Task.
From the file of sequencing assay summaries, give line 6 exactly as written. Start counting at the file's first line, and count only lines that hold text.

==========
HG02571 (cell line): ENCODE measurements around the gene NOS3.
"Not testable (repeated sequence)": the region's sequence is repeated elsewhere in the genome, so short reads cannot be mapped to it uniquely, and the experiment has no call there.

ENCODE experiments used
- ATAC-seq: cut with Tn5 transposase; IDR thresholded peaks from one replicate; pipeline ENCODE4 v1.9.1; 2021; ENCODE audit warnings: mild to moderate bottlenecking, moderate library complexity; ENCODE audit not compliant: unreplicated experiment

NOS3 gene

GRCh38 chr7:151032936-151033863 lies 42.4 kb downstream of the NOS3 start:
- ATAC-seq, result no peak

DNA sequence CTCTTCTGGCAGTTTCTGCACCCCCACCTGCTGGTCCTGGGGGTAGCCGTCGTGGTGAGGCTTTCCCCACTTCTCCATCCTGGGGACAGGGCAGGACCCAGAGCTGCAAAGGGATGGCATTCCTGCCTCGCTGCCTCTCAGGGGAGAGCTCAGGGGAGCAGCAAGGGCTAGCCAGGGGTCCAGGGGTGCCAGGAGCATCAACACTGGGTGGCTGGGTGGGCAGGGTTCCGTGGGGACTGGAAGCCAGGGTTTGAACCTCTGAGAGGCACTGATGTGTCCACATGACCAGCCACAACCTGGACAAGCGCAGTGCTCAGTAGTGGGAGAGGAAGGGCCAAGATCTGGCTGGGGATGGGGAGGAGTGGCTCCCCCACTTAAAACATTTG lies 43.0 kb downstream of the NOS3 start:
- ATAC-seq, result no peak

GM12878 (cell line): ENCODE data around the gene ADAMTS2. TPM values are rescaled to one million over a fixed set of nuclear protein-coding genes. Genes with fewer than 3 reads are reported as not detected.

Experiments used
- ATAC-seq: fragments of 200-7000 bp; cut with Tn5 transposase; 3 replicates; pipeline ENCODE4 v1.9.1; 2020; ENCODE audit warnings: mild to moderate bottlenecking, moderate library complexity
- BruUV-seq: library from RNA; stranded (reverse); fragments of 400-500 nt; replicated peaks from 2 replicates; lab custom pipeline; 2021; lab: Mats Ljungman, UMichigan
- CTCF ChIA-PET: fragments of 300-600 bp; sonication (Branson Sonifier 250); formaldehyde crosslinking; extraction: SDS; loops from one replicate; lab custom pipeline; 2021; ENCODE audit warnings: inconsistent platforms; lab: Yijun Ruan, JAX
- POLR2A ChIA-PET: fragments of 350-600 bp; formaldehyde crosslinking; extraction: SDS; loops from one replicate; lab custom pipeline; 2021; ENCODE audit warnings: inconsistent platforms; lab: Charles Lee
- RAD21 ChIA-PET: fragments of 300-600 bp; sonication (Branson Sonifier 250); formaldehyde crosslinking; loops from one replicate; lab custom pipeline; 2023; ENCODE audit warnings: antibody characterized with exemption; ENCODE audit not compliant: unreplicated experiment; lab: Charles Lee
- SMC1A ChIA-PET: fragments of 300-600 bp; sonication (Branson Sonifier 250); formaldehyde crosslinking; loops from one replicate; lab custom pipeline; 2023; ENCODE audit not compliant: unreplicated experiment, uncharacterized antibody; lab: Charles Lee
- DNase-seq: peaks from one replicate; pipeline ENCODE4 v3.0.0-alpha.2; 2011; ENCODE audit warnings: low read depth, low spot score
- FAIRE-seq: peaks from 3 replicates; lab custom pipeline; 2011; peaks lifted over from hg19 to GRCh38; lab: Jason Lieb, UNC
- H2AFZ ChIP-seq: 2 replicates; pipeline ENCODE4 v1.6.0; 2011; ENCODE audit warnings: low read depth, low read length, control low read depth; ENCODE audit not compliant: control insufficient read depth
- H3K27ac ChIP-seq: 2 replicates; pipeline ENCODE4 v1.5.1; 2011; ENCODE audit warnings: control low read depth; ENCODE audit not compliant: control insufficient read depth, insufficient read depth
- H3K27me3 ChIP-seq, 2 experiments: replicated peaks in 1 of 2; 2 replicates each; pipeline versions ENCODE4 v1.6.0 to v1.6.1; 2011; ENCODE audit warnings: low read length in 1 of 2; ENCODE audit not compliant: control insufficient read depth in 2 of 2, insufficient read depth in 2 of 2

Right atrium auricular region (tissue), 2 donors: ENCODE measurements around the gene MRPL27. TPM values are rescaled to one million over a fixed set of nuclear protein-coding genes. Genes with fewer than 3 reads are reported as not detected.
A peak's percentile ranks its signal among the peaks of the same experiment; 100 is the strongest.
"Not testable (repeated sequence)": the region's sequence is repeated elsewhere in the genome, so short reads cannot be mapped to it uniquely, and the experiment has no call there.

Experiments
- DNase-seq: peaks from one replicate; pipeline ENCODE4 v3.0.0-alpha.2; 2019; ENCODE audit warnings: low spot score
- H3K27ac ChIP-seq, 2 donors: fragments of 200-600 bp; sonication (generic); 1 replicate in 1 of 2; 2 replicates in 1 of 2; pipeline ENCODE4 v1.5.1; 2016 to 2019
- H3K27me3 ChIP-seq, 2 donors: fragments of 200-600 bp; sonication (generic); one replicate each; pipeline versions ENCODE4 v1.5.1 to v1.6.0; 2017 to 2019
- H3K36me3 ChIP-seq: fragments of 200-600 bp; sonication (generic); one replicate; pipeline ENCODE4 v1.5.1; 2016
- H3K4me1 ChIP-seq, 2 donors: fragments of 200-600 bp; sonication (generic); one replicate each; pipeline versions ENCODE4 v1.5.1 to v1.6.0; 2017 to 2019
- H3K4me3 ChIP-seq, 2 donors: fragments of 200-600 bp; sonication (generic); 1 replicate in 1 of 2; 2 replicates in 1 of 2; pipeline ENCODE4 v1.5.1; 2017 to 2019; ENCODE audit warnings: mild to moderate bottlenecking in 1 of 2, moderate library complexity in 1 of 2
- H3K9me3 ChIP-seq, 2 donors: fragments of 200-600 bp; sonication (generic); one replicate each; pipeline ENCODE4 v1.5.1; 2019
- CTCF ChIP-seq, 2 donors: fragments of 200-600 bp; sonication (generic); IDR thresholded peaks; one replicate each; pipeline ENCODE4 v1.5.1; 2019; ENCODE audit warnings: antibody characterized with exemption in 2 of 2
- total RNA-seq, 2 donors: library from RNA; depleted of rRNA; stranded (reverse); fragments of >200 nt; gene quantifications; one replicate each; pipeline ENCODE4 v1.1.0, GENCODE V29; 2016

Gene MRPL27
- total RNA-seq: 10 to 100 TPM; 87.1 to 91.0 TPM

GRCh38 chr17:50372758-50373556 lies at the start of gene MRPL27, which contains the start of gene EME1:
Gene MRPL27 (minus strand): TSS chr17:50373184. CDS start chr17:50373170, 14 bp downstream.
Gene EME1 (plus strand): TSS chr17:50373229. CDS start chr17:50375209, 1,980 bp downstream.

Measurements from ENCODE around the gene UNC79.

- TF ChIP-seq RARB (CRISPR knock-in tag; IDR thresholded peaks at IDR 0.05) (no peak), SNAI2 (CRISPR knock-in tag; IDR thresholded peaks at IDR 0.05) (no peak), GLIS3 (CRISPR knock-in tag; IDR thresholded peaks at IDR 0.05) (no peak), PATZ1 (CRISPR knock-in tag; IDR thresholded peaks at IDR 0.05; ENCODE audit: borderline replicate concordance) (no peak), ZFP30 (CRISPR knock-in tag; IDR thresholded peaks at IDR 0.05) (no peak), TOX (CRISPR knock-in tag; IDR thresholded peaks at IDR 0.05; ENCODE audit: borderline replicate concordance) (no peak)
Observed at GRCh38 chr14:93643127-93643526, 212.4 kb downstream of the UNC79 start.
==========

GRCh38 chr7:151032936-151033863 lies 42.4 kb downstream of the NOS3 start: